However, the stake sale had to be put off because of the impact of decline in global markets on Indian bourses. The Indian equity markets benchmark BSE Sensex declined 25% so far in 2011 falling to 15,379.34 points. It was quoting at 20,509 points on 31 December 2010.
Besides, the draft paper for ONGC FPO filed with the Securities and Exchange Board of India (SEBI) was withdrawn for the lack of adequate number of independent directors. The government plans to offload 5% stake that would fetch it around Rs12,000 crore, nearly one-third of the budgeted target.
Besides, plans are on to offload 5% equity in power equipment maker BHEL, which would fetch over Rs4,000 crore and draft papers for which have been filed with the market regulator SEBI.
In view of uncertain market conditions, companies like SAIL and Hindustan Copper (HCL) have deferred fresh equity issue, though the government will go ahead with its proposal to offload stake.
Besides, SAIL FPO has failed to meet deadlines repeatedly since December 2010, due to several reasons, like rising coking coal prices, problems with merchant bankers and adverse market conditions.
The DoD is believed to have identified two dozen cash rich PSUs having a total balance of nearly Rs2 lakh crore for buying back shares.
The companies which have been identified by the government for buyback include SAIL, NMDC, ONGC, NTPC, Coal India, Oil India, MMTC, Neyveli Lignite, NHPC, BHEL and GAIL.
Such companies may be asked to buy back about 5% equity from the shareholders. Under the current regulations, market regulator SEBI allows companies to buy back their own equity from shareholders.
Under the buyback mode, the government can raise money by selling its equity in the company to the concerned PSU itself.
In 2010, the government had raised a record Rs40,000 crore in nine state-owned companies including Coal India, NMDC, NTPC and Rural Electrification Corporation (REC).
The amount was the most raised in a year since the government began the programme of diluting minority stake or privatising vast swathes of public sector companies in 1991-92.
“We expect the RBI to start cutting policy rates in Q2 2012, as growth is likely to deteriorate in the next few quarters,” global credit rating and research firm Nomura said
New Delhi: Inflation in India is likely to moderate as per the Reserve Bank of India’s (RBI) projection while the growth is expected to fall, prompting the apex bank to start interest rate cuts from the second quarter (Q2) of 2012, reports PTI quoting global credit rating and research firm Nomura.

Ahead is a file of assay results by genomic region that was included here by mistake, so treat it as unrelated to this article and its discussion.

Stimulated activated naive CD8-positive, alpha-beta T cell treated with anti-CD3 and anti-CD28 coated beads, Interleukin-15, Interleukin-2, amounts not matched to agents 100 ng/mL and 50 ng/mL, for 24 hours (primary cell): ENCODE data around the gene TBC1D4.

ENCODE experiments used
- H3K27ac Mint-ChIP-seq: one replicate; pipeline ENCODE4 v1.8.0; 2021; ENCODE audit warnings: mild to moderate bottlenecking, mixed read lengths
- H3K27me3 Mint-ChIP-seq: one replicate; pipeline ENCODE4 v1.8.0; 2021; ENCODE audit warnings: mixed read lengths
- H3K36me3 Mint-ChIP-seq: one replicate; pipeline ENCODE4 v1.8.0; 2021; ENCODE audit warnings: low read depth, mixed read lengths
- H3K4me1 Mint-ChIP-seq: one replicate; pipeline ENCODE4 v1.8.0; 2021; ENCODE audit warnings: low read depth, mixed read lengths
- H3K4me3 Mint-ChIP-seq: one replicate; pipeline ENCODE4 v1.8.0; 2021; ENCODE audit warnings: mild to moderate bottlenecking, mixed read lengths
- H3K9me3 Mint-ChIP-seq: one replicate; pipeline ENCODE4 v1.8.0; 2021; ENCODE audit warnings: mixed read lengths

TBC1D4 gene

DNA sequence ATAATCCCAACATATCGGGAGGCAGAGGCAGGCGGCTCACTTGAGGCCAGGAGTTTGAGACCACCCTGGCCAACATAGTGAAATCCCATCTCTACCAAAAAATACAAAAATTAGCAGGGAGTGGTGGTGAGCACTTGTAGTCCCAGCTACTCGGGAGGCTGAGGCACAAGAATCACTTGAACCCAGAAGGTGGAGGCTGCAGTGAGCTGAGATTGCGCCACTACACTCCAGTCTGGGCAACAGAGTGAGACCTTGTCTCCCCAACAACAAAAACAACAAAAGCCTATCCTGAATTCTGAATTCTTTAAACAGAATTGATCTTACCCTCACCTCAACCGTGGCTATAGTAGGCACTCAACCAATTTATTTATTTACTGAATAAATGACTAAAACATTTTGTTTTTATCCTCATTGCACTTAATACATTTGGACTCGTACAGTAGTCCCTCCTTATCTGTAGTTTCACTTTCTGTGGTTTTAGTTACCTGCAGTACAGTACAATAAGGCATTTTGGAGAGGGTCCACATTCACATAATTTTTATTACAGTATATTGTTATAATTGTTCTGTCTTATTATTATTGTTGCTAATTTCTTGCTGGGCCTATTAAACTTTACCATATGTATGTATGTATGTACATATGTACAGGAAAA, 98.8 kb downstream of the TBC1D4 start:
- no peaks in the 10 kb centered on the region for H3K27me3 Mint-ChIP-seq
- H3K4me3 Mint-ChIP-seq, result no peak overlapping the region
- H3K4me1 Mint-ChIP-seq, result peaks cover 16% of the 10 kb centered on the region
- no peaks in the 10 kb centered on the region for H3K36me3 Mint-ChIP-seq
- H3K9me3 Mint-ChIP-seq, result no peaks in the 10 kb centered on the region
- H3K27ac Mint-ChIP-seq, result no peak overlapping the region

“We share the view on the near-term inflation trajectory with the RBI and believe that the rate-hiking cycle is over,” Nomura said in its latest issue of ‘Asia Economic Alert’.
Falling economic growth numbers may also prompt RBI to go for rate cuts, it added.
“We expect the RBI to start cutting policy rates in Q2 2012, as growth is likely to deteriorate in the next few quarters,” Nomura said.
In its mid-quarterly economic review earlier this month, RBI hinted at rate cuts in future. It had increased rates 13 times since March 2010 to tame inflation.
The central bank kept its key policy rates unchanged during the last review. It retained its year-end inflation projection at 7%, while stating that it will make a formal assessment of its inflation projections for 2011-12 in the third quarter review in January.
“From this point on, monetary policy actions are likely to reverse the cycle, responding to the risks to growth,” the RBI had said.
The overall inflation has been above the 9% mark since December last year. However, food inflation fell to a four-year low of 1.81% as on 10th December.
The central bank also said that deceleration in growth is contributing to a decline in inflation momentum, helped by softening food prices.
Economic growth in the July-September quarter slumped to a 6.9% —lowest in over two years, as against 8.8% in the same quarter of the 2010-11 fiscal.
Besides, industrial production entered the negative zone in October and contracted 5.1%.
RBI had also said that there is a downside risk to its projection of 7.6% growth for 2011-12 on account of the global slowdown and domestic issues.